This month, as it does every January, the American Library Association announced its awards for the best books of the past year for children and young adults, including the Caldecott, Geisel and Newbery awards. We book-lovers here at the Savvy Source always take notice when these awards are made, and want to be sure that you, our book-loving readers, also hear the news.
The Randolph Caldecott Medal is awarded each year to "the most distinguished American picture book for children." Past winners have included many of our Savvy favorites, including Make Way for Ducklings (1942), The Little Island (1947), The Snowy Day (1963), Sylvester and the Magic Pebble (1970) and, more recently, Flotsam (2007) and Kitten's First Full Moon (2005).
Two Caldecott Honor Books were also chosen: Dave the Potter: Artist, Poet, Slave, illustrated by Bryan Collier, written by Laban Carrick Hill; and Interrupting Chicken, written and illustrated by David Ezra Stein.
The Theodor Seuss Geisel Award goes each year to the most "distinguished beginning reader book." It's not easy follow in the great Dr. Seuss's footsteps, but this year's winner definitely deserves the honor. The 2011 Seuss Award goes to Bink and Gollie, written by Kate DiCamillo and Alison McGhee and illustrated by Tony Fucile.
Two Geisel Honor Books were also named: Ling & Ting: Not Exactly the Same! written and illustrated by Grace Lin; and We Are in a Book!, another installment of the charming Elephant and Piggie series written and illustrated by Mo Willems.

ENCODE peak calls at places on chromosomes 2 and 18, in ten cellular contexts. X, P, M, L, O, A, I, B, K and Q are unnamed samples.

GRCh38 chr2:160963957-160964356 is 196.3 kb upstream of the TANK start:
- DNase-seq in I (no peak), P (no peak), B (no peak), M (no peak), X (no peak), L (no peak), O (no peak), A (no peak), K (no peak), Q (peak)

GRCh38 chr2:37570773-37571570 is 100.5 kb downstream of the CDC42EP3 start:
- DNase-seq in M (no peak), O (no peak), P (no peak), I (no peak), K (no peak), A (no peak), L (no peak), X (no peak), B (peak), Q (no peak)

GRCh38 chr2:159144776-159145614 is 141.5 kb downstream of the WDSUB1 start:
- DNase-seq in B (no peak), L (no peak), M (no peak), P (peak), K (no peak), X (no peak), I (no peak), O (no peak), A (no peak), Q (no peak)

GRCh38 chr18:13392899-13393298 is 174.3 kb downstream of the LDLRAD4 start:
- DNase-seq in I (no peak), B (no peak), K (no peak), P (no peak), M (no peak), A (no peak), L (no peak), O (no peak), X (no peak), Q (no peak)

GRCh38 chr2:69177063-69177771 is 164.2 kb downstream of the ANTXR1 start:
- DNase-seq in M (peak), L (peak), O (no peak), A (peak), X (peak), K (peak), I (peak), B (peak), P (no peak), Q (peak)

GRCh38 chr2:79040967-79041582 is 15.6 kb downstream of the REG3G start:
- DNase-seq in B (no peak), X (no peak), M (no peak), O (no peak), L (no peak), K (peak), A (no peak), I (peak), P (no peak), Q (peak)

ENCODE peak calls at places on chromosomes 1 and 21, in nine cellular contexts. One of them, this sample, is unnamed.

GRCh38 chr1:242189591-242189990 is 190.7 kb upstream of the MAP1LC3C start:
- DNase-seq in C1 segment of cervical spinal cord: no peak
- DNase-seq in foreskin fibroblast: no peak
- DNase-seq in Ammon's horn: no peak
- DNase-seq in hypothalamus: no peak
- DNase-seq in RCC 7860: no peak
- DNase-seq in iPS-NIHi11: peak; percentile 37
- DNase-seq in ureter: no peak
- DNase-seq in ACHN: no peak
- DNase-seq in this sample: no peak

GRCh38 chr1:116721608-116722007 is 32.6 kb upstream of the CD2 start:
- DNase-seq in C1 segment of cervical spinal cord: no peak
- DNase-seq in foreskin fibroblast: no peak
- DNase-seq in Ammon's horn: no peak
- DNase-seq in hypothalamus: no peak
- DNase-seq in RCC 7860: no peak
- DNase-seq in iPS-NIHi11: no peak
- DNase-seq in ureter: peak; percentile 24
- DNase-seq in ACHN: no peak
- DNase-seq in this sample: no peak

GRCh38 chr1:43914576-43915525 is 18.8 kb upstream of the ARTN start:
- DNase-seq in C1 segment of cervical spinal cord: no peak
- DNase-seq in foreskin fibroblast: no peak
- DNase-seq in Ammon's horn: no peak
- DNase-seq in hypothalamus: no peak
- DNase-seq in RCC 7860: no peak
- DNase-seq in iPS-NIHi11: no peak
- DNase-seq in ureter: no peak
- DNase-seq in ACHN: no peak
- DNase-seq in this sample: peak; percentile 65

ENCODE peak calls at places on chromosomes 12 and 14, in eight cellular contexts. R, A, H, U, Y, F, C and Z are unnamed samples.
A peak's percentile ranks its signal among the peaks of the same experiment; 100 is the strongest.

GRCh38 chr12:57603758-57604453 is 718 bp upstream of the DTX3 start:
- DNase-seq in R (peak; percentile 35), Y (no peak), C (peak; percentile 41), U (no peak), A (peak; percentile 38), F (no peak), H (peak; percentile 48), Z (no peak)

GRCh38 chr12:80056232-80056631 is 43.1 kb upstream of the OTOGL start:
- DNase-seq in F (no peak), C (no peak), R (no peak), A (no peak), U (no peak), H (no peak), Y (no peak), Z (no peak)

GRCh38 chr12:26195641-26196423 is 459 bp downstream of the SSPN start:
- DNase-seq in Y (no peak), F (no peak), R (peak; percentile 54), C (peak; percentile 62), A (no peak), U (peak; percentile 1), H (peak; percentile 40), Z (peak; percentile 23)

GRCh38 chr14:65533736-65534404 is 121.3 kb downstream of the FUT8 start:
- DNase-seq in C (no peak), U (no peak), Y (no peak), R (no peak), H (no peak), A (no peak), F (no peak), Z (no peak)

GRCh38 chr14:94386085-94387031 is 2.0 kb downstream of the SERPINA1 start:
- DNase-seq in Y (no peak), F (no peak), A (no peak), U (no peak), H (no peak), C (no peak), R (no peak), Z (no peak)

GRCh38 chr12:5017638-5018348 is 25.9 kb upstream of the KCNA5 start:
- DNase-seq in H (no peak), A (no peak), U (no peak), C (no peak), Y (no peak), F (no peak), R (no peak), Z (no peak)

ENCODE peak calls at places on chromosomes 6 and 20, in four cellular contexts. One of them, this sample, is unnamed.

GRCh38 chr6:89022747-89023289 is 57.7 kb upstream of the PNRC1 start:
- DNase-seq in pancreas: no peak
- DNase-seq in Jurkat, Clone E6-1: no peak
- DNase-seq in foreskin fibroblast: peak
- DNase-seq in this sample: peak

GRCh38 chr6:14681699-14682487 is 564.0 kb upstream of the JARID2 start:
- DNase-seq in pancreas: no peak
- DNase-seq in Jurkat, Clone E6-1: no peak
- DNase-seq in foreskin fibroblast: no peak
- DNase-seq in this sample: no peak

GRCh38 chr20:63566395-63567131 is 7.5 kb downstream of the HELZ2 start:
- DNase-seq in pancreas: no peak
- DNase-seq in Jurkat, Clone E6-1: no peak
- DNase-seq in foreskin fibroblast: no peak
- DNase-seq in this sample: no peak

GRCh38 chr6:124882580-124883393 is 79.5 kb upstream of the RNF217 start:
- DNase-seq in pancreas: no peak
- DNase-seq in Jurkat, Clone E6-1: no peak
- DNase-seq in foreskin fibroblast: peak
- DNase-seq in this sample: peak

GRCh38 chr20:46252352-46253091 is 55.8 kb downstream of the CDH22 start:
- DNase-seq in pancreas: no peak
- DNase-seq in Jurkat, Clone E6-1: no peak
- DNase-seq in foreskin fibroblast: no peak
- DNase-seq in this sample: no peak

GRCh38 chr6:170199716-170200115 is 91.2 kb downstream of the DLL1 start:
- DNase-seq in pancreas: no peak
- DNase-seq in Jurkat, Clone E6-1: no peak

The John Newbery Medal is awarded for "the most outstanding contribution to children's literature." Past Newbery Medal and Honor winners include Savvy favorite first chapter books such as Mr. Popper's Penguins (1939), My Father's Dragon (1949), Charlotte's Web (1953) and Frog and Toad Together (1973).
The 2011 Newbery Medal winner is Moon over Manifest written by Clare Vanderpool.
The Newbery Honor Books for the year are Turtle in Paradise by Jennifer L. Holm; Heart of a Samurai written by Margi Preus; Dark Emperor and Other Poems of the Night, written by Joyce Sidman; and One Crazy Summer by Rita Williams-Garcia.
Finally, the Laura Ingalls Wilder Award is given to "an author or illustrator whose books, published in the United States, have made, over a period of years, a substantial and lasting contribution to literature for children." Tomie DePaola wins this year, and the honor is amply deserved. He is the author and illustrator of over 200 books (!!), including Savvy favorites such as The Knight and the Dragon (1980) and Strega Nona (1975).
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